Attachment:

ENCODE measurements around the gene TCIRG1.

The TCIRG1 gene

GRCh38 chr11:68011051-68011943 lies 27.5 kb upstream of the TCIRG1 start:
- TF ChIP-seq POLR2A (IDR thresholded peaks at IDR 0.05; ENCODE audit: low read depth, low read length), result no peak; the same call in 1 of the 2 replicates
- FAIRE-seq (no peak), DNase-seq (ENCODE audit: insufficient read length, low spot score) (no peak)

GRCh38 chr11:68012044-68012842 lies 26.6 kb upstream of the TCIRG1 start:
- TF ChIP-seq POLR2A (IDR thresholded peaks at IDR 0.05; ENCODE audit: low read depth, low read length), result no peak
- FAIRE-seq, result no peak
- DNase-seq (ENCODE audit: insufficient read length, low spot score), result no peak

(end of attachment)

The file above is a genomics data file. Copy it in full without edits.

ENCODE measurements around the gene TCIRG1.

The TCIRG1 gene

GRCh38 chr11:68011051-68011943 lies 27.5 kb upstream of the TCIRG1 start:
- TF ChIP-seq POLR2A (IDR thresholded peaks at IDR 0.05; ENCODE audit: low read depth, low read length), result no peak; the same call in 1 of the 2 replicates
- FAIRE-seq (no peak), DNase-seq (ENCODE audit: insufficient read length, low spot score) (no peak)

GRCh38 chr11:68012044-68012842 lies 26.6 kb upstream of the TCIRG1 start:
- TF ChIP-seq POLR2A (IDR thresholded peaks at IDR 0.05; ENCODE audit: low read depth, low read length), result no peak
- FAIRE-seq, result no peak
- DNase-seq (ENCODE audit: insufficient read length, low spot score), result no peak